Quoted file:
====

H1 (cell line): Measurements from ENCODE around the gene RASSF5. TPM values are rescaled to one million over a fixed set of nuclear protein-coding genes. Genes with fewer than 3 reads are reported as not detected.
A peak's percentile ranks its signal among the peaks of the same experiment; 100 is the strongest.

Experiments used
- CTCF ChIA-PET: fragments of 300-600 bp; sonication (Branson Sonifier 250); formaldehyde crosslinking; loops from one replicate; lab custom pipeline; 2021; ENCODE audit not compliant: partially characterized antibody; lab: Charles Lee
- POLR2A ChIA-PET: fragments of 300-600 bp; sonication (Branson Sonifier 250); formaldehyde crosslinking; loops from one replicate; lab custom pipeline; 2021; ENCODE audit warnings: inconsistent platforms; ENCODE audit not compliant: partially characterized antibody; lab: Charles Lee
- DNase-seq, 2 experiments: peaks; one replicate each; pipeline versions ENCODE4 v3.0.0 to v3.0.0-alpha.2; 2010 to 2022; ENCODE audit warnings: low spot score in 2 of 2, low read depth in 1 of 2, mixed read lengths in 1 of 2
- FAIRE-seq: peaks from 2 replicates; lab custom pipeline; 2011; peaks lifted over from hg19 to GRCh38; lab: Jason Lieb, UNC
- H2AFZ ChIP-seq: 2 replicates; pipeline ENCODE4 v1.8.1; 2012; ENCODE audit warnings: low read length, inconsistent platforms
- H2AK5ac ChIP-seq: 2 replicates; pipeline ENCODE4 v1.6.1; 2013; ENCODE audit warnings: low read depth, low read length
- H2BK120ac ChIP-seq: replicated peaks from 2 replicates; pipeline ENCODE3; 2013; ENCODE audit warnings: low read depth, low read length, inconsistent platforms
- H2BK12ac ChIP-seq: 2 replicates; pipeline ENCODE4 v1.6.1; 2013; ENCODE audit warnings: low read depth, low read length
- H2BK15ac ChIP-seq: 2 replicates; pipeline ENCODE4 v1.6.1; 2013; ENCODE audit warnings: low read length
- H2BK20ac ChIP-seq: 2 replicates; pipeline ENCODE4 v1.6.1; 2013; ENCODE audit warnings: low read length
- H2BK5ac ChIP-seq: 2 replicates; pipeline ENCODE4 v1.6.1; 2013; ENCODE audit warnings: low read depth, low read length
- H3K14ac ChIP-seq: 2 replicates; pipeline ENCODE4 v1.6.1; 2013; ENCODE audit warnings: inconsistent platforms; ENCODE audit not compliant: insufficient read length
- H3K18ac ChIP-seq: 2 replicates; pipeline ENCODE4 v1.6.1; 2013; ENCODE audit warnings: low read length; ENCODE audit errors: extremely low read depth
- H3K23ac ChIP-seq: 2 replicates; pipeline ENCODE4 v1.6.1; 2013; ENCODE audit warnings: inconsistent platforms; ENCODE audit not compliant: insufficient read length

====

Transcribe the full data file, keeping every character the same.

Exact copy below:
H1 (cell line): Measurements from ENCODE around the gene RASSF5. TPM values are rescaled to one million over a fixed set of nuclear protein-coding genes. Genes with fewer than 3 reads are reported as not detected.
A peak's percentile ranks its signal among the peaks of the same experiment; 100 is the strongest.

Experiments used
- CTCF ChIA-PET: fragments of 300-600 bp; sonication (Branson Sonifier 250); formaldehyde crosslinking; loops from one replicate; lab custom pipeline; 2021; ENCODE audit not compliant: partially characterized antibody; lab: Charles Lee
- POLR2A ChIA-PET: fragments of 300-600 bp; sonication (Branson Sonifier 250); formaldehyde crosslinking; loops from one replicate; lab custom pipeline; 2021; ENCODE audit warnings: inconsistent platforms; ENCODE audit not compliant: partially characterized antibody; lab: Charles Lee
- DNase-seq, 2 experiments: peaks; one replicate each; pipeline versions ENCODE4 v3.0.0 to v3.0.0-alpha.2; 2010 to 2022; ENCODE audit warnings: low spot score in 2 of 2, low read depth in 1 of 2, mixed read lengths in 1 of 2
- FAIRE-seq: peaks from 2 replicates; lab custom pipeline; 2011; peaks lifted over from hg19 to GRCh38; lab: Jason Lieb, UNC
- H2AFZ ChIP-seq: 2 replicates; pipeline ENCODE4 v1.8.1; 2012; ENCODE audit warnings: low read length, inconsistent platforms
- H2AK5ac ChIP-seq: 2 replicates; pipeline ENCODE4 v1.6.1; 2013; ENCODE audit warnings: low read depth, low read length
- H2BK120ac ChIP-seq: replicated peaks from 2 replicates; pipeline ENCODE3; 2013; ENCODE audit warnings: low read depth, low read length, inconsistent platforms
- H2BK12ac ChIP-seq: 2 replicates; pipeline ENCODE4 v1.6.1; 2013; ENCODE audit warnings: low read depth, low read length
- H2BK15ac ChIP-seq: 2 replicates; pipeline ENCODE4 v1.6.1; 2013; ENCODE audit warnings: low read length
- H2BK20ac ChIP-seq: 2 replicates; pipeline ENCODE4 v1.6.1; 2013; ENCODE audit warnings: low read length
- H2BK5ac ChIP-seq: 2 replicates; pipeline ENCODE4 v1.6.1; 2013; ENCODE audit warnings: low read depth, low read length
- H3K14ac ChIP-seq: 2 replicates; pipeline ENCODE4 v1.6.1; 2013; ENCODE audit warnings: inconsistent platforms; ENCODE audit not compliant: insufficient read length
- H3K18ac ChIP-seq: 2 replicates; pipeline ENCODE4 v1.6.1; 2013; ENCODE audit warnings: low read length; ENCODE audit errors: extremely low read depth
- H3K23ac ChIP-seq: 2 replicates; pipeline ENCODE4 v1.6.1; 2013; ENCODE audit warnings: inconsistent platforms; ENCODE audit not compliant: insufficient read length